Stop me if you’ve heard this one before. New York City cop John McClane flies to a far-off metropolis to visit a family member and finds himself in the middle of a terrorist plot.
If Harvard Business School wants to do a case study on how to debase a once-respected brand, it needn’t look any further than the “Die Hard” movies. The triumphant 1988 debut was slam-bang, adrenaline-surging action with a rich vein of humor and a surprising amount of heart. With Bruce Willis cast as working-class hero McClane, the film gave us a welcome counterpoint to smoothie superspies like James Bond. With no weapons but his street smarts, he improvised a plan to liberate Nakatomi Towers from a band of sophisticated, well-equipped terrorists. You could hardly follow him through the building’s elevator shafts and heating ducts, picking off bad guys with surgical precision, without yelling “Yippie-ki-yay!”
Each succeeding film slipped farther from the high-water mark established by director John McTiernan. His successors never recaptured that special blend of rocket-launcher impact and clever, engrossing character study. Willis, who came to the first “Die Hard” as an untested TV star with a lot to prove, delivered progressively more complacent performances.
Now comes “A Good Day to Die Hard,” which puts McClane in Moscow amid a second-rate spy story with sappy trimmings of father-son reconciliation. He makes the trip to support his long-estranged son Jack (Jai Courtney), who’s facing a murder charge. What he doesn’t know is that Jack is a CIA agent who deliberately put himself in the courtroom as part of a plot to obtain a file with damning evidence against a Russian leader. At first the McClane reunion doesn’t go as warmly as John had hoped, but he and Jack regain their familial bond by shooting up platoons of anonymous henchmen. There’s nothing like working on a project with your kid.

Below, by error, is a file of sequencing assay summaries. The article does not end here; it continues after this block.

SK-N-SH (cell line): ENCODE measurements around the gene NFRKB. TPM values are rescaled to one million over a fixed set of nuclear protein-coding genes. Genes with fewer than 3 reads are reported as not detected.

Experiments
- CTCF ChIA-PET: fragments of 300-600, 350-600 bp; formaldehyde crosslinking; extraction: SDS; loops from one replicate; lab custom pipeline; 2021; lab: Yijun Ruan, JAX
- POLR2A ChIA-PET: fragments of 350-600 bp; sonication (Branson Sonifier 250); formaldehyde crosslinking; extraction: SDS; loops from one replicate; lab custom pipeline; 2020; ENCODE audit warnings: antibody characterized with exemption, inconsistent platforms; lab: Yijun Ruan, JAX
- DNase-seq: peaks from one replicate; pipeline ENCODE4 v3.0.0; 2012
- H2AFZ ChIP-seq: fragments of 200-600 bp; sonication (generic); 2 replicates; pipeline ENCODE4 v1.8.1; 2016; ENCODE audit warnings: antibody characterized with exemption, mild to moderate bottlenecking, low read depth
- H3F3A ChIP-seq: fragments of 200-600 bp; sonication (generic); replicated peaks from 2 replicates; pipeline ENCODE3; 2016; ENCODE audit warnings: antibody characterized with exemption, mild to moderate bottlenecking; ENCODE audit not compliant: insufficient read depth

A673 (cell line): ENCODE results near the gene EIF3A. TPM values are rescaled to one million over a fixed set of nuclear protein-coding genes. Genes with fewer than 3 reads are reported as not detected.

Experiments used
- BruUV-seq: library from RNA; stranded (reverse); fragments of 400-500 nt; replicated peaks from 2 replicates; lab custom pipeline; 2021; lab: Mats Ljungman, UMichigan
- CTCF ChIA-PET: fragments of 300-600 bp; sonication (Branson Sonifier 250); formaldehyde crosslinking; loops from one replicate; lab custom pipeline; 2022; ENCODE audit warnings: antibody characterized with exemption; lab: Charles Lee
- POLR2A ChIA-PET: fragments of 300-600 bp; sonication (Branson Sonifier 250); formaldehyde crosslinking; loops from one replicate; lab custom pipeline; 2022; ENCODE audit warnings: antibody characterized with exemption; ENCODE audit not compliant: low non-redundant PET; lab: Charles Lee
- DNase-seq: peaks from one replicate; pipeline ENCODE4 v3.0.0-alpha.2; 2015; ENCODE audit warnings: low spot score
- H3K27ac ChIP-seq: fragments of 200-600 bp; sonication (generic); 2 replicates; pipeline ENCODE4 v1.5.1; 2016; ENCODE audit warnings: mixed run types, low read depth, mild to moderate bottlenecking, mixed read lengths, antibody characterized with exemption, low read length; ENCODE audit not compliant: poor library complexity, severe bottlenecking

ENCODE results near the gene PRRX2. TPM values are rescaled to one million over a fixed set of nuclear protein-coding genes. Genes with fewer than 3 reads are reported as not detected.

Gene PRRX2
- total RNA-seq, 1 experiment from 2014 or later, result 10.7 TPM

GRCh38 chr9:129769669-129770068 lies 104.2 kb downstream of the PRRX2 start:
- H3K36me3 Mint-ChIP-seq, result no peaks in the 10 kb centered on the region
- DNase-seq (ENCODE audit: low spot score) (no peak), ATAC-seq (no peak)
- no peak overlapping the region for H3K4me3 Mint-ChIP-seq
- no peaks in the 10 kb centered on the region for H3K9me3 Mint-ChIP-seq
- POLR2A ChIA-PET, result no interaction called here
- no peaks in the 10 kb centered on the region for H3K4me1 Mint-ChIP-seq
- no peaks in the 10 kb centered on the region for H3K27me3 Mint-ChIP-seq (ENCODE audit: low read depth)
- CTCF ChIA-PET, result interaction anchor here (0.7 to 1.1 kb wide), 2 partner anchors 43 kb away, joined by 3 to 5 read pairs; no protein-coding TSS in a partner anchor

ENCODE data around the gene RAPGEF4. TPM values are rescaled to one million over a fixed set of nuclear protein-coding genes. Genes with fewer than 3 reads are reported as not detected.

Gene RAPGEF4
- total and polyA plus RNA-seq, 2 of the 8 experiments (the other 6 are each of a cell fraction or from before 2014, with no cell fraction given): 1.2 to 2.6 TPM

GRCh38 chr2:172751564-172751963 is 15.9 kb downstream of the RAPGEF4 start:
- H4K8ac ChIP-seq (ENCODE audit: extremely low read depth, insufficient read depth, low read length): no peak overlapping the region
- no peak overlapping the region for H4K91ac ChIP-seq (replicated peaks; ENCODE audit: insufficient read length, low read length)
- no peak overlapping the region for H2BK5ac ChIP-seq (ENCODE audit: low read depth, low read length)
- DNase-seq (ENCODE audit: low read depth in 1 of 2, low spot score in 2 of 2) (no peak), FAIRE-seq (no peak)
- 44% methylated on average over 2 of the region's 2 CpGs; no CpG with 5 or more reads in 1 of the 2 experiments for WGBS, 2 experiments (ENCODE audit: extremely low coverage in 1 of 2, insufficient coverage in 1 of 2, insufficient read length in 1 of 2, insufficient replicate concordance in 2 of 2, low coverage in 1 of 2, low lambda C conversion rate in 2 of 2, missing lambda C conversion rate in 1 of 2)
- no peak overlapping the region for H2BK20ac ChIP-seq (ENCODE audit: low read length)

Willis is in a lamentable phase of his career. Having proved himself a tremendously gifted actor in the right hands (revisit “Moonrise Kingdom” or “Looper” if you have any doubts), he often settles into interchangeable bald-man-with-machine-gun roles. Can anyone really distinguish between the characters he plays in “The Expendables,” “Red” or this film? McClane’s wit is tamped down even as the firepower is amped up. Director John Moore (“Max Payne”) is proficient with chaos and shrapnel — there’s a fine, metal-crunching high-speed chase across several Moscow expressways — but he hasn’t a clue what to do with actors. The script by Kip Woods (“The A-Team”) offers few performing opportunities. It’s a lumpy broth of exposition, explosions and sorry-I-wasn’t-there-for-you sentimentality.
Nor is there a strong villain for McClane to battle. The story takes a long time to reveal who the real adversary is, wasting time that should have been used to engineer a deadly duel of wits.
Compare the uninspired “A Good Day to Die Hard” with the exhilarating “Skyfall” and you see the difference between pushing a franchise to riskier, more demanding highs and letting it slide. The father-son design of the film suggests that the “Die Hard” series might be set to pass to the next generation of McClanes. I’d say it’s a good day to call it quits.
A Good Day to Die Hard
⋆½ out of four stars